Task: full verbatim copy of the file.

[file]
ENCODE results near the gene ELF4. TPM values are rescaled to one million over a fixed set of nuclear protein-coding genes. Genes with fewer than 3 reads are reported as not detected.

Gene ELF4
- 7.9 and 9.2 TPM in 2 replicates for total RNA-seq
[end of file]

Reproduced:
ENCODE results near the gene ELF4. TPM values are rescaled to one million over a fixed set of nuclear protein-coding genes. Genes with fewer than 3 reads are reported as not detected.

Gene ELF4
- 7.9 and 9.2 TPM in 2 replicates for total RNA-seq